Apparently, Microsoft is considering charging netbook makers way more for Windows 7 than it charges now for XP, which could eat into netbook manufacturers' profit margins. After all, as the linked article notes, low price is a major benefit of buying a netbook, so OEMs can't just tack an extra $50 onto the price of something that only costs maybe $300 to begin with.
Well, they could, but then they'd have to work hard to differentiate between the netbook and the low-end standard laptop -- something Microsoft surely knows, as the company seems to have little love for netbooks and lots of love for higher-end laptops that offer bigger profit margins on Windows. Microsoft might want to watch out here, though. It's not just old foe Linux (or expensive foe Apple) that's competing for netbook operating-system market share. Intel and Google are also jumping into the mix, and while they obviously don't have the gravitas of Windows behind them, they usually don't do things halfway.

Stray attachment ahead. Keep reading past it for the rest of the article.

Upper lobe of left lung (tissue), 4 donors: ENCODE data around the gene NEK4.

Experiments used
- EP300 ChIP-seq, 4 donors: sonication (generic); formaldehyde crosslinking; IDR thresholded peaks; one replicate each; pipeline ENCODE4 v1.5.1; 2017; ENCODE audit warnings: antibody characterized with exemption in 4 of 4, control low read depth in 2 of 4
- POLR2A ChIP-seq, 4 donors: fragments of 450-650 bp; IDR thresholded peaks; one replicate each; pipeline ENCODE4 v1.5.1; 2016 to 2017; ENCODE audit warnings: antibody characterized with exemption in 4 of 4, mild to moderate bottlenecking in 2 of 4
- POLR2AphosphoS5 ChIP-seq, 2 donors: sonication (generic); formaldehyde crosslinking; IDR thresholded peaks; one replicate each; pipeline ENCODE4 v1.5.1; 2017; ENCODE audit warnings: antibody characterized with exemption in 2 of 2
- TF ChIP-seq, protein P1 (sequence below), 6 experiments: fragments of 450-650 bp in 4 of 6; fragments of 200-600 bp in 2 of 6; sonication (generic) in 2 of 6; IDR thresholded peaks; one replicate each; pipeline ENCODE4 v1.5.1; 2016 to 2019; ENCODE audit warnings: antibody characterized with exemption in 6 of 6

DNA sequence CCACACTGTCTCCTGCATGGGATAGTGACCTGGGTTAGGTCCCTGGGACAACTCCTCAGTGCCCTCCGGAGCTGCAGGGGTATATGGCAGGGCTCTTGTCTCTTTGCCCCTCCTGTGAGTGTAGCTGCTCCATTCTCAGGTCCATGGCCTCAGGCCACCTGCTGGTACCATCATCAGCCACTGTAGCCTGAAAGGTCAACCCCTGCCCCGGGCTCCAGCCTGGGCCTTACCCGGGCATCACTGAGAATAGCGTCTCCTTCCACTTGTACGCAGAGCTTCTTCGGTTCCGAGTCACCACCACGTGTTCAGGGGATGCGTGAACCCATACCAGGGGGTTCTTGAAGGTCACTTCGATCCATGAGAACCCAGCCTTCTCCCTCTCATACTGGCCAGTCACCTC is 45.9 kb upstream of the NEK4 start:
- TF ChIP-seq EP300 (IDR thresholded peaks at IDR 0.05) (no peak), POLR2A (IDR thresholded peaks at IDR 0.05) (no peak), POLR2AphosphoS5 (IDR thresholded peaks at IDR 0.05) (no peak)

Not only is Windows 7 not a sure-thing seller on netbooks, we're willing to say that Windows itself won't be, either, if Microsoft makes the OS too expensive for OEMs and messes with the basic pricing structure of netbooks. Netbooks are like laptops, but they're not laptops -- they're a different category of device, and Windows doesn't necessarily conquer every new device that comes out. Need an example of that? Think Windows Mobile.
Have you considered selling netbooks to your customers or using them in your business? We love this topic at [email protected]
Posted by Lee Pender on 06/17/2009 at 1:22 PM
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